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Former Hi-De-Hi star in tribute to comic genius Stan
From playing a holiday camp comedian on television to a live stage portrayal of one of the funniest men on the planet over the course of the last century. Comedy actor Jeffrey Holland, former star of hit TV sitcoms Hi-de-Hi! and You Rang M'Lord? is taking on one of his most challenging roles by starring in a one-man show dedicated to the life and legacy of comedy film legend Stan Laurel. Stan was one half of the genius double act, Laurel and Hardy, that brought untold joy to millions of people for the best part of two decades. The play, entitled And This Is My Friend Mr Laurel, written by Jeffrey Holland and Gail Louw, opens the lid on friendship, memories and the remarkable lives of Laurel and Hardy.
And This Is My Friend Mr Laurel starring Jeffrey Holland
Presented by The Finishing Touch Company and KPS Productions, the one-man production is to be performed by Jeffrey on Saturday 12 January in the newly opened St Marys Lichfield, the former 19th century church which has been transformed into a multi-use venue that also houses the relocated Lichfield Library. Set in the bedroom of a sick Oliver Hardy the show takes place during Laurel's visit to the dying man. Recounting their past success as the comedy double act Laurel and Hardy, this is a humorous and touching look at one of the great cinematic partnerships of the last century. Englishman Stan Laurel, who died in 1965 at the age of 74/75, and American Oliver Hardy, who passed away in 1957, first teamed up in 1927 and went on to appear in more than a hundred films together of varying lengths. They became famous throughout the late 1920s and right through to the mid-1940s for their slapstick comedy, with Laurel playing the clumsy and childlike friend of the pompous overbearing Hardy.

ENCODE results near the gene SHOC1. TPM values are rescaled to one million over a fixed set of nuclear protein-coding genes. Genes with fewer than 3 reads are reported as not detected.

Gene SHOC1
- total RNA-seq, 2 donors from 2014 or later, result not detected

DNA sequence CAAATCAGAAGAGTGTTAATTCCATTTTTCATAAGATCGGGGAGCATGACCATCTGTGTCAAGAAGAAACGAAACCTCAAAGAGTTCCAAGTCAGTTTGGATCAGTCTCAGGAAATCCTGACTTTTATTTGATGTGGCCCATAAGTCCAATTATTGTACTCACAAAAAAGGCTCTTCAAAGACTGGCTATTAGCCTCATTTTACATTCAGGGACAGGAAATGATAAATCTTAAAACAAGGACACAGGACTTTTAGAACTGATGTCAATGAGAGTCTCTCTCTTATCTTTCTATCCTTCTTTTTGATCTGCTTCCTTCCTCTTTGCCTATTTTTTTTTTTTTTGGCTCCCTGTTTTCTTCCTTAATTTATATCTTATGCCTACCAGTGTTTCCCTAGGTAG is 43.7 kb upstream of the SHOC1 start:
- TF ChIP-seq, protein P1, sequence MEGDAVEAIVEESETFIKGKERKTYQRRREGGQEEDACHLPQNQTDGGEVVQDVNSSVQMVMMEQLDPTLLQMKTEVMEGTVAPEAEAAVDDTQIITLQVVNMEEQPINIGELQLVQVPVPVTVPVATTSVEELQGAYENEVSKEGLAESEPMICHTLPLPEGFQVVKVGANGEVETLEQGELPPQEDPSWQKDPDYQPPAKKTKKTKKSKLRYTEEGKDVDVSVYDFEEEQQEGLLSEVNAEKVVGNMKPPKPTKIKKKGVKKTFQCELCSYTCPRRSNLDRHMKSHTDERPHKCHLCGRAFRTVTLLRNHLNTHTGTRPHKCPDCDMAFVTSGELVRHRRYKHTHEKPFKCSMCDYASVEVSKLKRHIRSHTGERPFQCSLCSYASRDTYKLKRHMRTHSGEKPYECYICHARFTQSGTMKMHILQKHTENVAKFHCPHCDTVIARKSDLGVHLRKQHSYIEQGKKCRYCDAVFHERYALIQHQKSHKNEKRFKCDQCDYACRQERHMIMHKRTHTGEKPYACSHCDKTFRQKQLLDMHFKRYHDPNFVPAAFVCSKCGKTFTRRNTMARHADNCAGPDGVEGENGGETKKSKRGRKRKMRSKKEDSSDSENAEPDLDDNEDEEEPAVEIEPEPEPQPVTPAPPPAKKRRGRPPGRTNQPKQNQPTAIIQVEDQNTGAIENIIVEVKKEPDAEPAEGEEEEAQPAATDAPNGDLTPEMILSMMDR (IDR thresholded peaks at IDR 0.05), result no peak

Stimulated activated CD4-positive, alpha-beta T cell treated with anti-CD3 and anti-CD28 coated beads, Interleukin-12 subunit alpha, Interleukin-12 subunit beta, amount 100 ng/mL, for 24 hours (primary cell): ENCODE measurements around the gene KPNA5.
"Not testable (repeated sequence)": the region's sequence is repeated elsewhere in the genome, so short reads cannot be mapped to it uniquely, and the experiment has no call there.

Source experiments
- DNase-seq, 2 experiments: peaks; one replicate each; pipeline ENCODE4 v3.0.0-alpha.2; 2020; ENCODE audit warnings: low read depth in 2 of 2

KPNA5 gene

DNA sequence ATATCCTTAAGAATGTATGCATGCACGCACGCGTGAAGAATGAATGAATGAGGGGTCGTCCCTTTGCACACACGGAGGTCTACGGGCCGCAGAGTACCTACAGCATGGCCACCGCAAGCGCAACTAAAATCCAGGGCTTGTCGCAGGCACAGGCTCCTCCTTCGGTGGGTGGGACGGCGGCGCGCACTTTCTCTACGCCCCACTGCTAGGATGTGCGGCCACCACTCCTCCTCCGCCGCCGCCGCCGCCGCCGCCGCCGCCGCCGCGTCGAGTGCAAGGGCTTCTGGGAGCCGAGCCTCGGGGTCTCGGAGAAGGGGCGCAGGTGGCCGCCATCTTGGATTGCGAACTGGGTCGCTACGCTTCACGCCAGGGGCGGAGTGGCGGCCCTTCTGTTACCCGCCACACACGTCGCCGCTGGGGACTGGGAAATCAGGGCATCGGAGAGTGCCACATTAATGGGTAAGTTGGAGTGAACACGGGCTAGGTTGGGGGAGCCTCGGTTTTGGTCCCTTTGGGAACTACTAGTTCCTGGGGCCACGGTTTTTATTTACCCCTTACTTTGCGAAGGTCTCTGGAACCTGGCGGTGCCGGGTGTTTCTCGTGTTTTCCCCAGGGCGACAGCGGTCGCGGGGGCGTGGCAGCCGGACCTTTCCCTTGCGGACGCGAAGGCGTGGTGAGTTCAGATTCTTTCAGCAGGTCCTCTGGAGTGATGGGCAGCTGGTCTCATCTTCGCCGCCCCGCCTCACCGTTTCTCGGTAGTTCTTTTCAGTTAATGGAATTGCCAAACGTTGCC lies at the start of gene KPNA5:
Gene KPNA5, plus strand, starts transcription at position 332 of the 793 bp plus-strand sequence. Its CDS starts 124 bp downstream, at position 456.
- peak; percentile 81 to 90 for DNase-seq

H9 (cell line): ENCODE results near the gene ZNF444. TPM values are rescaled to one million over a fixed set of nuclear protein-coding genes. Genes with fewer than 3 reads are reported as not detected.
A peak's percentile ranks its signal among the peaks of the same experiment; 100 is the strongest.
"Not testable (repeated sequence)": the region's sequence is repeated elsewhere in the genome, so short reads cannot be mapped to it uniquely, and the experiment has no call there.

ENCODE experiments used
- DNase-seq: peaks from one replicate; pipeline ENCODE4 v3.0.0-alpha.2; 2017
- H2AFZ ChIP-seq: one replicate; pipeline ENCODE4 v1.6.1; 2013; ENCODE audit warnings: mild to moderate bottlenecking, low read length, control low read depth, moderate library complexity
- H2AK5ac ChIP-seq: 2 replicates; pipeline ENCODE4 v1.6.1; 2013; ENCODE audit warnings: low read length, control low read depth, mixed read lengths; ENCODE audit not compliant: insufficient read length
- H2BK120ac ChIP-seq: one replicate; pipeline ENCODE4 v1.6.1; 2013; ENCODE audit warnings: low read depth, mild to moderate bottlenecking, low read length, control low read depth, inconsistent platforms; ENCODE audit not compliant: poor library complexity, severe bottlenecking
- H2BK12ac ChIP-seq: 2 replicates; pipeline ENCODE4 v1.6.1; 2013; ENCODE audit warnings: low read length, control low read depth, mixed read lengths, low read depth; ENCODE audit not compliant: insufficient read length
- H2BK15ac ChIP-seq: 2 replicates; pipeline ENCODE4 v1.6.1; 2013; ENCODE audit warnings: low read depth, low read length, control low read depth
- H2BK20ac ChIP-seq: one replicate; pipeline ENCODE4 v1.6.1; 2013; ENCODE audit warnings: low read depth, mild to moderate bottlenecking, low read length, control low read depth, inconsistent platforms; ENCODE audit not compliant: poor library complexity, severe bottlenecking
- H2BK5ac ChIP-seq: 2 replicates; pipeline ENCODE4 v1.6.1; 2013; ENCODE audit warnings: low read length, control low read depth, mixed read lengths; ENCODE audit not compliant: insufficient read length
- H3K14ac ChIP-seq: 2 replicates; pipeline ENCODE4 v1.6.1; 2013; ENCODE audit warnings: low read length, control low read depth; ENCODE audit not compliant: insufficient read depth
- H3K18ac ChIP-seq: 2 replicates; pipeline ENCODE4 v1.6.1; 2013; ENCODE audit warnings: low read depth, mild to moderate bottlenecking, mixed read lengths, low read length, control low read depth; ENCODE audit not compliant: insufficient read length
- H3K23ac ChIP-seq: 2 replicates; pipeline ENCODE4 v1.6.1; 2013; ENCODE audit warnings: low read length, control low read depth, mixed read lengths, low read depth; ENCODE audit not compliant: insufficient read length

Stan Laurel (right) with Oliver Hardy in 1934 film Hollywood Party. By Metro-Goldwyn-Mayer - ', Public Domain,https://commons.wikimedia.org/w/index.php?curid=33239870
Jeffrey Holland was born and brought up in Walsall, in the West Midlands, and went on to make his professional acting debut as Frank Mullins in Henry Cecil's play No Fear Or Favour at the Alexandra Theatre, Birmingham in 1967. But his big break came eight years later when, in 1975, he joined the cast of the musical stage version of Croft and Perry's hit sitcom Dad's Army in which he took over the role of Cockney spiv Private Walker. It proved a major catalyst for his being cast in future Croft and Perry roles. They included supporting roles in Croft and Perry's Dad's Army, Are You Being Served and It Ain't Half Hot Mum, before landing the plum job of camp comedian Spike in Hi de Hi. He went on to follow Spike with the completely contrasting and wonderfully pompous and pious portrayal of the stuffy footman James Twelvetrees in the equally popular Croft and Perry sitcom You Rang M'Lord and the starchy station master Cecil Parkin from the David Croft, Richard Spendlove series Oh Dr Beeching. He is currently celebrating 47 years in show business with his latest tour as Stan Laurel.
St Mary's Lichfield housed in former 19th century church